The Nightmare plunges back to "ferment and gestate in matter" and a little embryo begins. That is how Crow was created. As a creation which is better than Man, Crow is a failure, for Hughes also said that "maybe [Crow’s] ambition is to become a man." However, Hughes made it clear that the actualCrow story is "not really relevant to the poems as they stand: . . .I think they have a life a little aside from it. The story brought me to the poems . . . (it) was a sort of machine that assembled them" (30). He went on to say:
The first idea of Crow was really an idea of style. Infolktales the prince going on the adventure comes to thestable full of beautiful horses and he needs a horse for thenext stage and the King’s daughter advises him to takenone of the beautiful horses that he’ll be offered but tochoose the dirty, scabby little foal. You see, I throw outthe eagles and choose Crow. The idea was originally justto write his songs, the songs that a Crow would sing. Inother words songs with no music whatsoever, in a supersimple and a super ugly language which would in a way shedeverything except just what he wanted to say without anyother consideration and that’s the basis of the style ofthe whole thing.
This allegory of the folktale prince and his choice of horse is an interesting one, for it shows Hughes deliberately adopting the "wretched, black, horrible, little nothing" (31)(which is Crow as God sees him when he first appears), as his vehicle and "mask" for his new poetic journey.
Crow comes complete with all the mythological and folk–loric accretions which crows have gathered through their long existence, and, of course, all the natural characteristics of the crow species. Some of these attributes Hughes adverted to in his BBC talk when he said:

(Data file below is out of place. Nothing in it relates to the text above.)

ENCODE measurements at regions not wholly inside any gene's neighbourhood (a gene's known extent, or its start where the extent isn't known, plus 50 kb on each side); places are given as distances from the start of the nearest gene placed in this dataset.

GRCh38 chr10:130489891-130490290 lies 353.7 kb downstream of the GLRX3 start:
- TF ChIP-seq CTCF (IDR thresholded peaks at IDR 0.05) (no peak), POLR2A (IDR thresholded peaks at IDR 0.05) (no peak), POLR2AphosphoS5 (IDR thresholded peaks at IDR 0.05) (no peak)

The Crow is the most intelligent of birds. He lives injust about every piece of land on earth and there’s agreat body of folk lore about crows, of course. No carrionwill kill a crow. The crow is the indestructible bird whosuffers everything, suffers nothing. . .(32).
In a letter to A1an Bold (33), he also wrote:
Crow is the bird of Bran, is the oldest and highest totemcreature of Britain . . . England pretends to a lion — butthat is a late fake import. England’s autochthonous Totemis the Crow. Whatever the colour of Englishman you scratchyou come to some sort of crow.
Hughes, therefore, makes it clear that Crow has many characteristics in common with Man. Also, given the cheeky, interfering, amoral, destructive and sometimes constructive personality which emerges through the medium of Crow’s "life and songs," plus Hughes’ own predilection for mythological archetypes,the comparison of Crow with the Trickster figure common in many mythologies is natural (34).
Paul Radin, an authority on the Trickster Cycles of the North American Indians, describes Trickster as being:
. . .at one and the same time creator and destroyer, giverand negator, he who dupes others and is always dupedhimself. He wills nothing consciously. At all times he isconstrained to behave as he does from impulses over whichhe has no control. He knows neither good or evil yet he isresponsible for both. He possesses no values, moral orsocial, is at the mercy of his passions and appetites, yetthrough his actions all values come into being . . .Laughter, humour and irony permeate everything Tricksterdoes . . .he is primarily an inchoate being of undeterminedproportions, a figure foreshadowing the shape of man (35).
Here is the counterpart of Hughes’ Crow, who, laughing, singing and eating, displays his supreme egotism by "Flying the black flag of himself" ("Crow Blacker than Ever", C p.69) through the havoc and horror which he has helped to create.